Microsoft develops IFTTT rival called Flow for connecting apps and services
It allows users to connect Microsoft services and third-party apps in logical ways.
By Mark Hachman
PCWorldApr 29, 2016 10:59 am PDT
Apps like IFTTT (If This Then That) connect services in logical ways: texting your spouse, for example, when you leave work. Microsoft has created a business-oriented preview service called Flow that acts in much the same way, but with its own software and partner apps.
Flow isn’t an app, but a way to connect apps and ask them to do specific tasks. To help users get started, Microsoft has created a series of “templates” of common use cases: for example, having Twitter tweets saved in a CSV file in OneDrive, or having a text sent to yourself when you receive an email from your direct superior.
“I get hundreds of emails every day, and my notification options are all-or-nothing,” James Phillips, a Microsoft senior vice president, wrote in a blog post. “It’s hard to keep up with all that traffic when I’m travelling. I’d like to get an SMS when specific people, like a key customer prospect, reach out directly to me.”
Why this matters: Microsoft has oriented its services around productivity, and one of the key obstacles to getting things done is constantly being interrupted with busy work and irrelevant details. Automating tasks isn’t that new; users have created custom scripts and macros to simplify workloads for years. However, that sort of automation has generally been confined to a particular app or service. Flow allows you to essentially program different apps to work together, one of the key tenets of Microsoft’s latest Office apps. (Microsoft also announced a more sophisticated version of Flow, called PowerApps, that allows businesses to create their own custom business apps.)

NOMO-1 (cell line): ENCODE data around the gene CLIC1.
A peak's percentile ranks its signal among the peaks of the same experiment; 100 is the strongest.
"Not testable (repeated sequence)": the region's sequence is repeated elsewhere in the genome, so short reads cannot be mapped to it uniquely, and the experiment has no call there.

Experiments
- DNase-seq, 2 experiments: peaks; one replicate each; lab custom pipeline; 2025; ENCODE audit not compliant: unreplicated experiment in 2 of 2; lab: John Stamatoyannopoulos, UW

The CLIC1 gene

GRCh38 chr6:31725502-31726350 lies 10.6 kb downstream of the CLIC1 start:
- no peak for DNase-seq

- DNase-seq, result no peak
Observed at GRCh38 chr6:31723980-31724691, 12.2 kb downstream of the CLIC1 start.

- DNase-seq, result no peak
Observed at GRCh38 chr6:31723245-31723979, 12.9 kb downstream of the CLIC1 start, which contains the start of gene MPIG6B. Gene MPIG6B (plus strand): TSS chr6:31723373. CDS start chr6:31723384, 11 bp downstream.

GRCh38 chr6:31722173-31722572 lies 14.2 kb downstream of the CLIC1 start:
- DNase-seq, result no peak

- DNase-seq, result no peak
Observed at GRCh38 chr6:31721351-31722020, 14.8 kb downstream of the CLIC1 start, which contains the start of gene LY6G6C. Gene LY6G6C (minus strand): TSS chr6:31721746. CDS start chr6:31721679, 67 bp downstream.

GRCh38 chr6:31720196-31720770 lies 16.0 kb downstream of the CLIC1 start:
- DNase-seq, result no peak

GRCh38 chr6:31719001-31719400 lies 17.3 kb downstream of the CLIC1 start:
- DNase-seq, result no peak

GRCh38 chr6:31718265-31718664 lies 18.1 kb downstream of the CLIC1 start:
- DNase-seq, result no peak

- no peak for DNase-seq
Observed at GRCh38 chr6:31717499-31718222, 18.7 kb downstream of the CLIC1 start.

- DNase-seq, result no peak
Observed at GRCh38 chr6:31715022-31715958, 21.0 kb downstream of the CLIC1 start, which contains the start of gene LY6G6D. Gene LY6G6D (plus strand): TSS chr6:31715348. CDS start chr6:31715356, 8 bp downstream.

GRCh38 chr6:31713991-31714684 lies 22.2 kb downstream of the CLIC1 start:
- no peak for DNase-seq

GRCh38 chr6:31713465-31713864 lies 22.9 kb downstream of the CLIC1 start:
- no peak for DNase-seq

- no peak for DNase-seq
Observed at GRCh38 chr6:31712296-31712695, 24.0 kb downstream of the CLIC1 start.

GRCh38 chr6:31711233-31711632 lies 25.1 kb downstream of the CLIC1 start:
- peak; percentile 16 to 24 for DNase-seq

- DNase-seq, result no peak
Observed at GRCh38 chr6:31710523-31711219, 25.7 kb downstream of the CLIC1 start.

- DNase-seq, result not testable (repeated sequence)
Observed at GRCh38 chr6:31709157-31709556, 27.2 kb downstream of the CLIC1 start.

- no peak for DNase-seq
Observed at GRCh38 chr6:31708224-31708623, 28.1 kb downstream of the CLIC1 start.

How to get started with Microsoft Flow
For now, Microsoft only allows you to work with a selected list of apps, as well as specific functions within those apps—it’s a preview, after all. The list includes Box, Dropbox, Dynamics CRM, Facebook, Github, MailChimp, OneDrive, Salesforce, SharePoint, Twitter, Wunderlist, and Yammer, as well as general HTTP (Web) connections and Swagger APIs.
If you’d like to start using Flow, your best bet is to begin editing the templates that Microsoft has already created. I selected a recurring reminder that I asked Microsoft’s Office 365 to send me on a daily basis. Using Edge, I merely had to sign into my existing services to connect them to Flow. And configuring the template proceeds naturally: I chose how frequently I wanted the emails to be sent, then specified what name I wanted to be used. It’s still a bit clunky, however: The field where I could configure what time a reminder could be launched didn’t seem to accept conventionally formatted times like “9:00 am.”
Obviously, adding additional apps and functions will be the key to Flow’s long-term success. An video demo, for example, shows how Flow could search Twitter tweets for a particular mention, follow them, and send a nice reply. For now, it appears that the only way to interact with Twitter is to search out a new tweet.
Still, Flow appears to be another tool in your pack to chip away at the mountain of busy work we all face—and that’s a good thing.